One tag did that. It was not punctuation. It was not a really long period or comma that created the rhythm of the speech. It was a tag.

Let’s keep looking. I want to take a minute and look at the last part of the dialogue. Let’s start here:

“I have to go. Got a thing to do,” Rayph said. He stood and drained his mug. “Thanks for the tea and,” he motioned to the cheese, “what-have-you.”

I needed a longer pause between “Got a thing to do” and “Thanks for the tea.” So, I broke free of the conversation and, just for a breath, described an action. In the time it takes to read that tiny bit of description, the speaker has taken a long pause. I do the same thing between “Thanks for the tea and,” and the line “what-have-you.” In that breath, he has looked at the cheese and has been unwilling to call it cheese at all. He instead calls it what-have-you.

But when I throw in that line of Rayph motioning to the cheese, it gives the idea that he had no idea what to call it. Was it cheese or some other disgusting thing that he ate? Without a pause right there, a break in the rhythm of the conversation, we don’t understand at all.

Great dialogue, like a well-told story or a perfectly orated speech, is filled with pauses for dramatic effect. We can’t use those pauses when we write a conversation, but by using brief spots of description or a well-placed tag, we can create illusions of that same effect as if we were standing in the room hearing Rayph and Smear talk about tea and what-have-you.


Jesse Teller fell in love with fantasy when he was five years old and played his first game of Dungeons & Dragons. The game gave him the ability to create stories and characters from a young age. He started consuming fantasy in every form and, by nine, was obsessed with the genre. As a young adult, he knew he wanted to make his life about fantasy. From exploring the relationship between man and woman, to studying the qualities of a leader or a tyrant, Jesse Teller uses his stories and settings to study real-world themes and issues.

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3 Ways to Connect with Fantasy Readers by Dave Chesson

It’s impossible to succeed as a fantasy writer without knowing how to reach the right readers.

Even the best book with a wonderful cover can’t be considered a success if it doesn’t reach the people who love it.

There are currently over 197,000 fantasy eBooks on offer in the Kindle store alone, not to mention many more short reads. In such a competitive environment, it’s not enough to simply wish that a book draws the attention of readers.

Fantasy authors should actively seek out every opportunity possible to find and connect with people who are likely to love their work.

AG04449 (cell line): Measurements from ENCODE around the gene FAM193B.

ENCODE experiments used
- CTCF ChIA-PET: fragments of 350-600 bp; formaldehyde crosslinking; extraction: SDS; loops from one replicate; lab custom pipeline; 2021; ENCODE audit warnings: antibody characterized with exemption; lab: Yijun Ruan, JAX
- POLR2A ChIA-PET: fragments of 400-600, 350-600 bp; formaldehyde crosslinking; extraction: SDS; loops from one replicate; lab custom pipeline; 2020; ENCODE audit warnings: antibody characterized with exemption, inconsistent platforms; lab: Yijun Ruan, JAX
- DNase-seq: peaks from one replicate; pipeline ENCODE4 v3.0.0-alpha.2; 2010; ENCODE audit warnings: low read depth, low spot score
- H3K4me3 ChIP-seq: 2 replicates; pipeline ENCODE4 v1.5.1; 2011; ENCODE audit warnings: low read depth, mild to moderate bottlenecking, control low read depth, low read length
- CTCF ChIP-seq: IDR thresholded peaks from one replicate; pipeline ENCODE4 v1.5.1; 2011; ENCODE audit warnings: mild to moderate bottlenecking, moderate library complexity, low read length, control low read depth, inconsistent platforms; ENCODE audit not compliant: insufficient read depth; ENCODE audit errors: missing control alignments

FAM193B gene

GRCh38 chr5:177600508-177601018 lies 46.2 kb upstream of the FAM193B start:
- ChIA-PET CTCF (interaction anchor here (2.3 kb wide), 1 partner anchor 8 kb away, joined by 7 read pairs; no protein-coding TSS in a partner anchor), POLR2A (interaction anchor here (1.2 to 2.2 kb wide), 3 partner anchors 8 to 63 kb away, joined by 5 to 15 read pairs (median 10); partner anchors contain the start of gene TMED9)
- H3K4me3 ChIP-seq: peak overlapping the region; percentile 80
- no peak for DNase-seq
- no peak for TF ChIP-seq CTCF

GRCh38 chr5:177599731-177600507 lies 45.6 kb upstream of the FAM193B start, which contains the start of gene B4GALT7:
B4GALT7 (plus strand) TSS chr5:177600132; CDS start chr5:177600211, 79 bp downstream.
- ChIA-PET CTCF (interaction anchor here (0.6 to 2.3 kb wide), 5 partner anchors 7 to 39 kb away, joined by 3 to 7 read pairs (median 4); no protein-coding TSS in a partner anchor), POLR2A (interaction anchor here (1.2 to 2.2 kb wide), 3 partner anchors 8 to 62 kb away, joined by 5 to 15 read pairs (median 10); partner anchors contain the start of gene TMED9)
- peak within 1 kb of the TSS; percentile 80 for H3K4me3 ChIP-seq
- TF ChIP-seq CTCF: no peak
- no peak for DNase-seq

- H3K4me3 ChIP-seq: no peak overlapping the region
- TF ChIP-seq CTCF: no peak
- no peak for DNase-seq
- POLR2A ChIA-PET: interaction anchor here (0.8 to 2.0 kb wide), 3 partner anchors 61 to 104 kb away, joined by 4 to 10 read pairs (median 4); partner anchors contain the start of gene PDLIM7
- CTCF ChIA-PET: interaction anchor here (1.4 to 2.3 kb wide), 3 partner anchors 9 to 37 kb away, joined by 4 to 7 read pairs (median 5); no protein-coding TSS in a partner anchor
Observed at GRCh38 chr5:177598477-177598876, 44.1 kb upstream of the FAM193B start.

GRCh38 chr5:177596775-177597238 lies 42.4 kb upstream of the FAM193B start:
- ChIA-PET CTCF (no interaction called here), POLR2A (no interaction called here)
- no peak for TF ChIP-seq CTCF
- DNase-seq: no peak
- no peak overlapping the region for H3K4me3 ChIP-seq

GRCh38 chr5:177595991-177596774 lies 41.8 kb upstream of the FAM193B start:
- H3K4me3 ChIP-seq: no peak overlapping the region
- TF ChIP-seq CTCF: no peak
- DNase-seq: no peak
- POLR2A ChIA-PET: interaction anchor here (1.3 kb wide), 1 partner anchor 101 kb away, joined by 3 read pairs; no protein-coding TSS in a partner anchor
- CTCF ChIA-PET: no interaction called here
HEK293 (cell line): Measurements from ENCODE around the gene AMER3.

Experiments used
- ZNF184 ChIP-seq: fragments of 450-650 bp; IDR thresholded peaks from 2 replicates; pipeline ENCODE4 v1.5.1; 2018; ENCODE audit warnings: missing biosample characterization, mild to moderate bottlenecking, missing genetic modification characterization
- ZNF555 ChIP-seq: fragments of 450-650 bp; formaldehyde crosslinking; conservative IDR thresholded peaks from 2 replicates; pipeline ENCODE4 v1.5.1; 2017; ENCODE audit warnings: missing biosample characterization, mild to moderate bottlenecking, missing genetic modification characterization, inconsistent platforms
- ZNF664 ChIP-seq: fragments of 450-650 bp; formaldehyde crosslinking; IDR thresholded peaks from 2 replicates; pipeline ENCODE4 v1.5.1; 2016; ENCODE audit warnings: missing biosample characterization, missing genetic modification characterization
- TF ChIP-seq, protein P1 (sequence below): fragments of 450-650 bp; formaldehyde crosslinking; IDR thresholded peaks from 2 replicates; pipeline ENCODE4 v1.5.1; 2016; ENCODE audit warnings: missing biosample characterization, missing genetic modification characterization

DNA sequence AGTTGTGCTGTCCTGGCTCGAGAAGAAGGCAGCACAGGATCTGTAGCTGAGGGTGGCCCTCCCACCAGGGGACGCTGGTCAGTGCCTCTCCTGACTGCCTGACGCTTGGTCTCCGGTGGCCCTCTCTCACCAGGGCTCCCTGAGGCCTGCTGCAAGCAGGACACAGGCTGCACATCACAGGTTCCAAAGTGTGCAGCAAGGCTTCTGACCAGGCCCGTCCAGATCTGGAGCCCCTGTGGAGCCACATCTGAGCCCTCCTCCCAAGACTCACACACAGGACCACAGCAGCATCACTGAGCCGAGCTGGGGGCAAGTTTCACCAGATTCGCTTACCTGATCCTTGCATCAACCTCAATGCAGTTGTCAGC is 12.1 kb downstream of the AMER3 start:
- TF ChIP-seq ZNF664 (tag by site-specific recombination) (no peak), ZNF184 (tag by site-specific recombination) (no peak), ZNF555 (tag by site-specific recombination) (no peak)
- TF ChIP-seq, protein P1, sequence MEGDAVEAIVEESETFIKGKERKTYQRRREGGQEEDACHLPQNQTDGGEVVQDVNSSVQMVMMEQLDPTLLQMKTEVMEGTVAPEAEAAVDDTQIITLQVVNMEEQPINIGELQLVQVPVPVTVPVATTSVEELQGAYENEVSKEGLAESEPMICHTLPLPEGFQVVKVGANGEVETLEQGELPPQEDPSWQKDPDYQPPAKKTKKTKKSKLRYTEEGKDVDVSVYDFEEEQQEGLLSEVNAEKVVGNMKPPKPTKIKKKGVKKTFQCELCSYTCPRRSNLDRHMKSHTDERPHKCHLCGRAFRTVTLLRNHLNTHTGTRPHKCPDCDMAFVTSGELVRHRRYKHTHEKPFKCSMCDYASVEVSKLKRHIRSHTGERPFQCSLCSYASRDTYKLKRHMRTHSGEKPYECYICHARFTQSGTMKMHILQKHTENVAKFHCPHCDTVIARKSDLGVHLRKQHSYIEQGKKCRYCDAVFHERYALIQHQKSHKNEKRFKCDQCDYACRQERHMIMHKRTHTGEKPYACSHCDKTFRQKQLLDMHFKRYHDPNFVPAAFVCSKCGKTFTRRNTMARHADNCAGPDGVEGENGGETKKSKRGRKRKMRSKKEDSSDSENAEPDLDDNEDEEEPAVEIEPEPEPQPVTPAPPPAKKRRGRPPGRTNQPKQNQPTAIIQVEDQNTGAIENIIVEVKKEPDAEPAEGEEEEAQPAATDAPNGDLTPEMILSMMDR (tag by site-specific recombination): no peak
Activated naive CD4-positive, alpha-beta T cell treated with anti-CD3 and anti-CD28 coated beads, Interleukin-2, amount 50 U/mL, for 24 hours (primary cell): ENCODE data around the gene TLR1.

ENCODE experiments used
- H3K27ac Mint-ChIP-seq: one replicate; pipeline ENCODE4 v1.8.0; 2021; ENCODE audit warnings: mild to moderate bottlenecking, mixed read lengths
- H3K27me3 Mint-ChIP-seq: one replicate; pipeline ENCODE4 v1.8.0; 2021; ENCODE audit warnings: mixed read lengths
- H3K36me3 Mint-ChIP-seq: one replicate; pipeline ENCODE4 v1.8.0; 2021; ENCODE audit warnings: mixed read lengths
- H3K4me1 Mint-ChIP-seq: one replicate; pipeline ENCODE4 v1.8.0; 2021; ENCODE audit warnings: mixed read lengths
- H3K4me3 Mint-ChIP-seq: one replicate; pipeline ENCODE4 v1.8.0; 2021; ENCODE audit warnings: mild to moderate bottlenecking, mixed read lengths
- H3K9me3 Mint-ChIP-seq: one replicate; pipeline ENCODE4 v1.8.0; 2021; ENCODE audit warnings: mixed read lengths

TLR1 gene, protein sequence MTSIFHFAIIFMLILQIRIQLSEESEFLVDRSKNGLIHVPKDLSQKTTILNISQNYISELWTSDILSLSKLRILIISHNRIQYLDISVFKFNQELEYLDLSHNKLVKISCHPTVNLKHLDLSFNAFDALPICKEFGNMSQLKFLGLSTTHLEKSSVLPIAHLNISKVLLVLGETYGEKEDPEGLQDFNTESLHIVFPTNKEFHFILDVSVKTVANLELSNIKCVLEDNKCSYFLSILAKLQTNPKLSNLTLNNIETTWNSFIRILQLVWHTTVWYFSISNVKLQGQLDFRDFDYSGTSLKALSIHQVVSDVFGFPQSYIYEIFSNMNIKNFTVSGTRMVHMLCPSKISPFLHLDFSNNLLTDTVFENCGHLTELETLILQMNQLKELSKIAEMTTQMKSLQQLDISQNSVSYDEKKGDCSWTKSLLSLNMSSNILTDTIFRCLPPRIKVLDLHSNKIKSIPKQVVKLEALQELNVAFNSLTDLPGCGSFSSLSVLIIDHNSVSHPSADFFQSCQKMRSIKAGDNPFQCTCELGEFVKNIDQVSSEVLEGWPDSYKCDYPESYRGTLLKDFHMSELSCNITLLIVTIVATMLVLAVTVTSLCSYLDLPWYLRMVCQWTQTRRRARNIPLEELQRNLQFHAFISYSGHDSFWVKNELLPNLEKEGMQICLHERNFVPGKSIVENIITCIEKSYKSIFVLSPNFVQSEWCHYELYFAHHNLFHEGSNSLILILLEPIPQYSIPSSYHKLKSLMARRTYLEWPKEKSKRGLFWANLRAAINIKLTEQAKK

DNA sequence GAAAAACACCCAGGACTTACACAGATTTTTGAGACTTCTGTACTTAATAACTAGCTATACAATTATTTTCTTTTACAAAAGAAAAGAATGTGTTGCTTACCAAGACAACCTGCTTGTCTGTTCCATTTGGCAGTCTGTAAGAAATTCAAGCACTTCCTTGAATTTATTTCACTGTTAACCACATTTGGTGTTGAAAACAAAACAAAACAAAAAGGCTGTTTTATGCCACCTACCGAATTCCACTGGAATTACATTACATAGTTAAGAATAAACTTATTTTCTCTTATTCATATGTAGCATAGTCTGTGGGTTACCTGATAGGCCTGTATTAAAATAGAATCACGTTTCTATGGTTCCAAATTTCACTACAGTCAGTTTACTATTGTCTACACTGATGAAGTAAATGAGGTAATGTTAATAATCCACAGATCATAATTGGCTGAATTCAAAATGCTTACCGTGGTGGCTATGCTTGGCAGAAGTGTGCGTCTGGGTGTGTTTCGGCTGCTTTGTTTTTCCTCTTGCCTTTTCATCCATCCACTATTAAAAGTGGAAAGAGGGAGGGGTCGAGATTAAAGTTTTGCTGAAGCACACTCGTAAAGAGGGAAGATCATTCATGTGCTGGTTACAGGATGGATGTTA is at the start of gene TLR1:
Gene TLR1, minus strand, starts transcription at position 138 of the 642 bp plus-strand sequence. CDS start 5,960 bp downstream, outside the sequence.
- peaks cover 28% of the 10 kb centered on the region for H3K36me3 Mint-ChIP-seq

If you’ve published fantasy for a long time, finding your future fans may be second nature to you. If you don’t know where to start, don’t worry!

These simple tips will help you to reach the right fantasy readers to make your next book a soaring success.

Participate In Online Communities

The passion fantasy fans have for their genre means Amazon doesn’t even list fantasy along with other fiction categories. It has its own special section. That’s how widely loved fantasy is.

As such, fantasy fans are passionate about connecting with like-minded people online.

Many busy fan communities exist solely to help fantasy fans meet one another and discuss the books they love.

As a writer, you should seek out and engage with these communities as much as possible. There are several important reasons to do so.

First, there is no better market research than listening to fans directly. Hearing fans talk about what they like and dislike is a great way to finetune your own work.

Second, by offering value and participating in community discussions, you show yourself to be someone who is knowledgeable about fantasy and has something to offer the fan community. When it’s time to promote your next work, you’ll find it a lot easier to market to people you have a preexisting relationship with, rather than people who have never heard of you.

When participating in fan communities, it’s important to give value, rather than just promoting your own work. You should actively enjoy and contribute to discussions regularly. Visiting only to promote your own books is a mistake which will do you more harm than good.

Network With Other Fantasy Authors

As well as reaching out to fans directly, it’s a great idea to use your fellow fantasy writers as advisors.

There’s no need to discover everything for yourself. Fantasy writers who have been publishing and marketing their work for a long time will have plenty of tips to share on the ways they reach out to readers and connect with them.

It’s useful to get a wide range of opinions rather than relying on just one author. By getting lots of advice, you will be able to see what is working well across the board.

Just as you shouldn’t interact with fans selfishly, you shouldn’t interact with authors selfishly either. Don’t just ask endless questions. Strike a balance between getting the information you need and contributing something in return.

Take Charge Of Your Brand

You have one powerful weapon to help your books succeed in the crowded marketplace that no one else has.

Yourself.

As it becomes harder and harder for fantasy fans to gauge which books are worthy of their time, authors can increasingly stand out from the crowd by building a strong brand.